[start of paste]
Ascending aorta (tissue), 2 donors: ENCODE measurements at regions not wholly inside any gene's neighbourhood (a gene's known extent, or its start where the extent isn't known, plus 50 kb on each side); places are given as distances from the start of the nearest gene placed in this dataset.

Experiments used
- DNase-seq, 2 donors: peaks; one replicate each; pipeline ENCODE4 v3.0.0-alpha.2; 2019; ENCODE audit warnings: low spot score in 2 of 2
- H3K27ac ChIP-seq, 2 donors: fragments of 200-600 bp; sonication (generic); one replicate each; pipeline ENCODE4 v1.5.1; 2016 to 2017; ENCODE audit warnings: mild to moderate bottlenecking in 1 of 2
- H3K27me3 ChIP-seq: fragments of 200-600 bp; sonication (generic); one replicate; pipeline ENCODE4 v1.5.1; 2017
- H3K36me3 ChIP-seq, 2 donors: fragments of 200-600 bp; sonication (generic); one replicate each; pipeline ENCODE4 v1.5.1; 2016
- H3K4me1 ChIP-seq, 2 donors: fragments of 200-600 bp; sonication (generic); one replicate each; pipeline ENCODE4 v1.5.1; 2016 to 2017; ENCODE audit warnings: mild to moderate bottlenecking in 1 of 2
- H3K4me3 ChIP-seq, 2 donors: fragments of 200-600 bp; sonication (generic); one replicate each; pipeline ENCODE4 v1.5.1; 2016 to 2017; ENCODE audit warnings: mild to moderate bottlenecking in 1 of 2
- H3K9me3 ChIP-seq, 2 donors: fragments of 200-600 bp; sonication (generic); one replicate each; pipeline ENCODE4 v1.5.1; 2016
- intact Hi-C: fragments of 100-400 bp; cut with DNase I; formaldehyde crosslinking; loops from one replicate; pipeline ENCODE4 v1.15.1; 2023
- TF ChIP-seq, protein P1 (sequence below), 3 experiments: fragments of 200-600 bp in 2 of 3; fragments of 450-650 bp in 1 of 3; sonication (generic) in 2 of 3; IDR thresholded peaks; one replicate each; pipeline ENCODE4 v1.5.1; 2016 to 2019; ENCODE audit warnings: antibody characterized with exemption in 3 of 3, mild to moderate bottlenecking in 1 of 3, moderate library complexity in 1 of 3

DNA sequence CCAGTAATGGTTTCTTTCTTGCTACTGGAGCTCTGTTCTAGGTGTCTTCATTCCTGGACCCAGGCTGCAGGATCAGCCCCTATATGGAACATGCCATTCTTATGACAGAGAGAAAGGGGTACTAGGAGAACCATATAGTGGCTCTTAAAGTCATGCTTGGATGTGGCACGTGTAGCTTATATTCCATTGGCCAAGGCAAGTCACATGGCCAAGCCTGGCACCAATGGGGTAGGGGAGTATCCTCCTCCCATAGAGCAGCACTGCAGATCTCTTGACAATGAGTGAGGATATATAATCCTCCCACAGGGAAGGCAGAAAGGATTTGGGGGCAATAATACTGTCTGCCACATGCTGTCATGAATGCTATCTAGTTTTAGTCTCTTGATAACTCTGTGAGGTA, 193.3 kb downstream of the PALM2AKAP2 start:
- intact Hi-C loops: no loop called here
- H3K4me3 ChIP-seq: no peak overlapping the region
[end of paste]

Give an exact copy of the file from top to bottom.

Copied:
Ascending aorta (tissue), 2 donors: ENCODE measurements at regions not wholly inside any gene's neighbourhood (a gene's known extent, or its start where the extent isn't known, plus 50 kb on each side); places are given as distances from the start of the nearest gene placed in this dataset.

Experiments used
- DNase-seq, 2 donors: peaks; one replicate each; pipeline ENCODE4 v3.0.0-alpha.2; 2019; ENCODE audit warnings: low spot score in 2 of 2
- H3K27ac ChIP-seq, 2 donors: fragments of 200-600 bp; sonication (generic); one replicate each; pipeline ENCODE4 v1.5.1; 2016 to 2017; ENCODE audit warnings: mild to moderate bottlenecking in 1 of 2
- H3K27me3 ChIP-seq: fragments of 200-600 bp; sonication (generic); one replicate; pipeline ENCODE4 v1.5.1; 2017
- H3K36me3 ChIP-seq, 2 donors: fragments of 200-600 bp; sonication (generic); one replicate each; pipeline ENCODE4 v1.5.1; 2016
- H3K4me1 ChIP-seq, 2 donors: fragments of 200-600 bp; sonication (generic); one replicate each; pipeline ENCODE4 v1.5.1; 2016 to 2017; ENCODE audit warnings: mild to moderate bottlenecking in 1 of 2
- H3K4me3 ChIP-seq, 2 donors: fragments of 200-600 bp; sonication (generic); one replicate each; pipeline ENCODE4 v1.5.1; 2016 to 2017; ENCODE audit warnings: mild to moderate bottlenecking in 1 of 2
- H3K9me3 ChIP-seq, 2 donors: fragments of 200-600 bp; sonication (generic); one replicate each; pipeline ENCODE4 v1.5.1; 2016
- intact Hi-C: fragments of 100-400 bp; cut with DNase I; formaldehyde crosslinking; loops from one replicate; pipeline ENCODE4 v1.15.1; 2023
- TF ChIP-seq, protein P1 (sequence below), 3 experiments: fragments of 200-600 bp in 2 of 3; fragments of 450-650 bp in 1 of 3; sonication (generic) in 2 of 3; IDR thresholded peaks; one replicate each; pipeline ENCODE4 v1.5.1; 2016 to 2019; ENCODE audit warnings: antibody characterized with exemption in 3 of 3, mild to moderate bottlenecking in 1 of 3, moderate library complexity in 1 of 3

DNA sequence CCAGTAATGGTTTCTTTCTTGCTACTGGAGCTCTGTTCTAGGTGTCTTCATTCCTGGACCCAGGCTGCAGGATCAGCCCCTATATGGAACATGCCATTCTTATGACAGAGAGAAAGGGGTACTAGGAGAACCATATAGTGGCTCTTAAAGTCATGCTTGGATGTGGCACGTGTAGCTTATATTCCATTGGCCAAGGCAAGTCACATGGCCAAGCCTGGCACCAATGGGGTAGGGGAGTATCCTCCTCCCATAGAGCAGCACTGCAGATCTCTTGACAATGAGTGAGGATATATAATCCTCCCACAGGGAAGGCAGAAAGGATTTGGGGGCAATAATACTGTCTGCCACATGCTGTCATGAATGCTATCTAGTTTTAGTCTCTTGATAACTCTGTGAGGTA, 193.3 kb downstream of the PALM2AKAP2 start:
- intact Hi-C loops: no loop called here
- H3K4me3 ChIP-seq: no peak overlapping the region